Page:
I'm one of what I suppose is the lucky few who has always enjoyed their work. Back when, to borrow an airline phrase, I "flew the line" it was always a joy to see what was just over the horizon, what new foods and culture I could experience and/or revisit familiar places. While those days have passed I still enjoy what I hope is paying back an industry that brought so much to my life.
Times like last week try that enjoyment. Once a year we instructors are "clients" and undergo our personal annual training. Last week was my literal turn "in the box". Our recurrent training footprint is three and a half hours of ground school, a break that depends mostly on Sim availability, and five and a half hours of Simulator training (one hour brief, four hours in the Sim, and thirty minutes debrief) for four days. With the best schedule it is close to a twelve hour day for the four days. When younger it made a tough week, today it kicked this old farts ass.
I was lucky enough to have drawn a very good Sim partner, young and very sharp on his first recurrent after getting his type rating in the aircraft. The Sim instructor was also good and it was valuable as always to experience the technique of different instructors. I picked up a few things I will be able to use. No matter how long you instruct there is always something you can do better or different. Perhaps the best part, my check ride was scheduled to be "observed" by our FAA Inspector because the TCE (Training Center Evaluator) was due his annual reinstatement. Not that it is a big deal as far as I'm concerned but it can be a PITA for the TCE.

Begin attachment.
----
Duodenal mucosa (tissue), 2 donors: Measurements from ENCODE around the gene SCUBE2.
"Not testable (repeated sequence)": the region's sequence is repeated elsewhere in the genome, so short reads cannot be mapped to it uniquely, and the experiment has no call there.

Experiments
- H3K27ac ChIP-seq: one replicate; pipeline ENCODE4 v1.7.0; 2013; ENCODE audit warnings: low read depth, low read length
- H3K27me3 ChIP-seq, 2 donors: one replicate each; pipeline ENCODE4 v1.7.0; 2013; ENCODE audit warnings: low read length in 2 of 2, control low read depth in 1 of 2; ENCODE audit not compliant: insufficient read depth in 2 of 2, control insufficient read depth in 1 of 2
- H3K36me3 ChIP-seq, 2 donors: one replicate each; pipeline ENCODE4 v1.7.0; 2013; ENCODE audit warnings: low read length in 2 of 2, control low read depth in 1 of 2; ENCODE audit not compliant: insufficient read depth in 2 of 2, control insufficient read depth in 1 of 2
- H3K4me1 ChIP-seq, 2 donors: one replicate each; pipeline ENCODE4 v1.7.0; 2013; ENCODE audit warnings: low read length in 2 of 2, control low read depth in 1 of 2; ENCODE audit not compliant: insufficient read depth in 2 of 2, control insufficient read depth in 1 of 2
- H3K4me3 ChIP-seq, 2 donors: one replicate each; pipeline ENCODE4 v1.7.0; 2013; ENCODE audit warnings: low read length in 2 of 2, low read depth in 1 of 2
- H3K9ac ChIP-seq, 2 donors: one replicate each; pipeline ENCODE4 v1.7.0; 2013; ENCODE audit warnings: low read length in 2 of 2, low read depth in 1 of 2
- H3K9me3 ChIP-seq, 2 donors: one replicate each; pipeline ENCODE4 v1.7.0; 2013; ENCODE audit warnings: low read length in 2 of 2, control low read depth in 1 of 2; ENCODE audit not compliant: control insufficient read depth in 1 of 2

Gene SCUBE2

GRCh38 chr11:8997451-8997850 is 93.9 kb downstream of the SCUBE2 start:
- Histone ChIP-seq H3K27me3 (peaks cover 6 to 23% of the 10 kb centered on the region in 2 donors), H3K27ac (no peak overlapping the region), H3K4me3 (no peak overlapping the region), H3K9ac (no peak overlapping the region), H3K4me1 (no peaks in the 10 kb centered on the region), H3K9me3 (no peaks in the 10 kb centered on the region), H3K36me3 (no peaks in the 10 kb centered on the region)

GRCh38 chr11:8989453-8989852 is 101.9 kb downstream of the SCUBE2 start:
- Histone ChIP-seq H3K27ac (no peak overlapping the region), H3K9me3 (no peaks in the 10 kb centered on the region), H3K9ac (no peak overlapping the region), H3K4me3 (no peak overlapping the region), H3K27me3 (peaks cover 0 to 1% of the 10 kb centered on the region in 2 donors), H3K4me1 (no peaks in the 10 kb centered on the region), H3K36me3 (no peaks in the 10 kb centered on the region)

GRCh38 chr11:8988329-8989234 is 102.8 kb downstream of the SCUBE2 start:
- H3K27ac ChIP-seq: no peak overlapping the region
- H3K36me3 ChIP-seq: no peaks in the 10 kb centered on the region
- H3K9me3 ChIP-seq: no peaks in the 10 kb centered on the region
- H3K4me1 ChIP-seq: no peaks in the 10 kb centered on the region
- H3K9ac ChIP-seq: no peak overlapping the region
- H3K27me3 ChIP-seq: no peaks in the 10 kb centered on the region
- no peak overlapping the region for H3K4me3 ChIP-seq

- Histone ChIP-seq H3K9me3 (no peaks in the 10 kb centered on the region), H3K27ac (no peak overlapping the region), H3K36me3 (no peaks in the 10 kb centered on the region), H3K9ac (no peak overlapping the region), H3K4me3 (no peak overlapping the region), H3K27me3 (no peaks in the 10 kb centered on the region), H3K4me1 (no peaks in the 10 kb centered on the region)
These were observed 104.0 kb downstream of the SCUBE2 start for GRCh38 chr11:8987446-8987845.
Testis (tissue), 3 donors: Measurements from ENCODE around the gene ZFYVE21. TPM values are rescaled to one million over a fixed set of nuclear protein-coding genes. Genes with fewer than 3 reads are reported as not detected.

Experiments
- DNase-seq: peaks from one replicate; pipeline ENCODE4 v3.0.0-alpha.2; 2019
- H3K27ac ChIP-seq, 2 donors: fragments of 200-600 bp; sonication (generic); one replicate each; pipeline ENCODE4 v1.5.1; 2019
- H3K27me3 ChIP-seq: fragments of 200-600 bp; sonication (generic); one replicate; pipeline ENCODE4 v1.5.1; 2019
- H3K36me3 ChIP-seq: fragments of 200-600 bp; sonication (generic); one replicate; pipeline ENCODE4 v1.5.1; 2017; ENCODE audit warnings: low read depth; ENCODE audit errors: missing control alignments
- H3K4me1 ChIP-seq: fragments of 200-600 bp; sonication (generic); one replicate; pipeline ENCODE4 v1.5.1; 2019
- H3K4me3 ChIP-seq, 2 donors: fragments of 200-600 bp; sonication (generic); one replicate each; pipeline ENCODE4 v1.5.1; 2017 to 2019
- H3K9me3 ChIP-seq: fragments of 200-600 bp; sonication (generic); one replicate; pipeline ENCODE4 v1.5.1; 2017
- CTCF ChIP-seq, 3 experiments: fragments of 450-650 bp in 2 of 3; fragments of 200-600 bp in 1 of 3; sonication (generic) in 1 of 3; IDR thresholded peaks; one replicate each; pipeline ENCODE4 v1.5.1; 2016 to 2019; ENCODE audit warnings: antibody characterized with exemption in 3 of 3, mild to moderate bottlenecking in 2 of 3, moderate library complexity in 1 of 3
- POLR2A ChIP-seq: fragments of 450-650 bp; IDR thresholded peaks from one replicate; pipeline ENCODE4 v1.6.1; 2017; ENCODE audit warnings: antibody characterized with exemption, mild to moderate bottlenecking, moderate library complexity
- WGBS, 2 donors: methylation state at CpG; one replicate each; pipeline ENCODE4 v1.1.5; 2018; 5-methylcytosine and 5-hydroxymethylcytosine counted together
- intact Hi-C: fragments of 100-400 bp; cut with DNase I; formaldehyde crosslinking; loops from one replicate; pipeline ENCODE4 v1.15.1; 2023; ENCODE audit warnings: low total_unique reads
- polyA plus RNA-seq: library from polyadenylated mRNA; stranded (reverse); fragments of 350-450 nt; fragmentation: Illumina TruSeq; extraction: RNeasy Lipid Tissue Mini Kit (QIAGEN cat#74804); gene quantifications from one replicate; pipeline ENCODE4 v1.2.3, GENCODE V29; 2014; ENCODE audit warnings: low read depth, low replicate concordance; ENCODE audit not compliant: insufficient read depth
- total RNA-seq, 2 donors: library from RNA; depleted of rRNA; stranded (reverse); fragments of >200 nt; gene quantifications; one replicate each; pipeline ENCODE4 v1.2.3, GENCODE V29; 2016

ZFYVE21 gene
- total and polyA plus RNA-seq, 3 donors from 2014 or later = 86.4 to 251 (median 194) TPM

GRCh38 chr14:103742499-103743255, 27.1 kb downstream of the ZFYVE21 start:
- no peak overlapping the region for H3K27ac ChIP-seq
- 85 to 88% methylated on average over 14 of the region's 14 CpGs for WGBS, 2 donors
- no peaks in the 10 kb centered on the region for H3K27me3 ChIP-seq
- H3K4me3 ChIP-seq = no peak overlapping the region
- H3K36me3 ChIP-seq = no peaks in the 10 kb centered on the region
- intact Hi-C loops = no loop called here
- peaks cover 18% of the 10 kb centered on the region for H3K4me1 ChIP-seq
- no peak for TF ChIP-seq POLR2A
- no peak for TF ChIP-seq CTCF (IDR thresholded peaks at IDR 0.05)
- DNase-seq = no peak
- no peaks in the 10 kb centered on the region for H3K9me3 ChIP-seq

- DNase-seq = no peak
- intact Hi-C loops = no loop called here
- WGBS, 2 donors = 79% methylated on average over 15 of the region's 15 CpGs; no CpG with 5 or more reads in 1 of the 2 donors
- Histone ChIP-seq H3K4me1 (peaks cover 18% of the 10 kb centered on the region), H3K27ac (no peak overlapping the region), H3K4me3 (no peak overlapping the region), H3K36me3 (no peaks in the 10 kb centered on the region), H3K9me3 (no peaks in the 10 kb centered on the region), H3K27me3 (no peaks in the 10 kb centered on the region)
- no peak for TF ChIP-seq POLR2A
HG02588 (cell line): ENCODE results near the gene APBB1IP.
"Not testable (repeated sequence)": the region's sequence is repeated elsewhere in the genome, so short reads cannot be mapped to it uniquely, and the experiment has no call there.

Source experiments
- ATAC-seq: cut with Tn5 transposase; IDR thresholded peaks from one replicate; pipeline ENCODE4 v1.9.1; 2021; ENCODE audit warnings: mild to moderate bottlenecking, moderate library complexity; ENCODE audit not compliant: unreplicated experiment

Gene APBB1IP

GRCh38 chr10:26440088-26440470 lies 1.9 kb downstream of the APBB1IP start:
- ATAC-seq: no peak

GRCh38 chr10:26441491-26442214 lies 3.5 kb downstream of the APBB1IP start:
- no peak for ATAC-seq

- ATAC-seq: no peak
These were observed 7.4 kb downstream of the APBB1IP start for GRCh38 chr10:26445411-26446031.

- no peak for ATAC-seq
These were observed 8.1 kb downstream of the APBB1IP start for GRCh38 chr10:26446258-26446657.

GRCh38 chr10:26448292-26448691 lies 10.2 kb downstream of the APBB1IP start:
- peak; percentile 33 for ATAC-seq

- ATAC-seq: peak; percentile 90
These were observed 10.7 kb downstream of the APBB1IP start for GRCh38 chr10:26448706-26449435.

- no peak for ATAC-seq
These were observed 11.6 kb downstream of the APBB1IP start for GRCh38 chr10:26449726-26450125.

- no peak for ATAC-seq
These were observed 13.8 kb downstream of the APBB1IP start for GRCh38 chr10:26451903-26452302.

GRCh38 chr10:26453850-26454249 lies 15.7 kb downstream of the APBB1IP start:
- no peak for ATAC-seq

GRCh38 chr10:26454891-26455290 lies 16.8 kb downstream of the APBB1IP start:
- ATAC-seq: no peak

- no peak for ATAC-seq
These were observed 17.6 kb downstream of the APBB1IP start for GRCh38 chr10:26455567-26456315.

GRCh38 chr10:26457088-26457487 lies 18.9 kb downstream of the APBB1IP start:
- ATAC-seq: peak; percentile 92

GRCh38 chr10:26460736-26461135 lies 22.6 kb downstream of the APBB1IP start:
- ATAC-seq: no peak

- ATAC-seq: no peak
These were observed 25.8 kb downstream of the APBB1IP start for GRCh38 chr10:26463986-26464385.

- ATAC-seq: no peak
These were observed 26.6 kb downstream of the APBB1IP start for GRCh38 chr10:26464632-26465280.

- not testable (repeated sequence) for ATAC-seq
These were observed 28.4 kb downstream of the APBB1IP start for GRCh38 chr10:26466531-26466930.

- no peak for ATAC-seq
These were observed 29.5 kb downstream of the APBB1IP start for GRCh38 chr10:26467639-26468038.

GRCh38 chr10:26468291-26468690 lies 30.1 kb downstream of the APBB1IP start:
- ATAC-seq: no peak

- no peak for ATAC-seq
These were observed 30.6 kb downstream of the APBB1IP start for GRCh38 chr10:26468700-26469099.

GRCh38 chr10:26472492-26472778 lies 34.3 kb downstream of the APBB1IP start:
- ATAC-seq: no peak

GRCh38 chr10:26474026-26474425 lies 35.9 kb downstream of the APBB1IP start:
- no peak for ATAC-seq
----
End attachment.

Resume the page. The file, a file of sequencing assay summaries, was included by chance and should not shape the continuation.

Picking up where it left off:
Thanks to the government shut down The FAA Inspector wasn't able to show and I was able to finish my training a day early. The TCE needing reinstatement, not so lucky. He is a pumpkin until the government reopens and an observed ride can be scheduled.
I spent most of yesterday recovering lost sleep and doing all the things put on hold. One of the "hold" things was buying wood for MsBubba's new desk. I found some nice 6/4 and 8/4 Red Oak at the woodstore. Two hundred and fifty USDs later it is stacked on the wood pile ready to start the desk Sunday. I'm giving a check ride to a client this afternoon.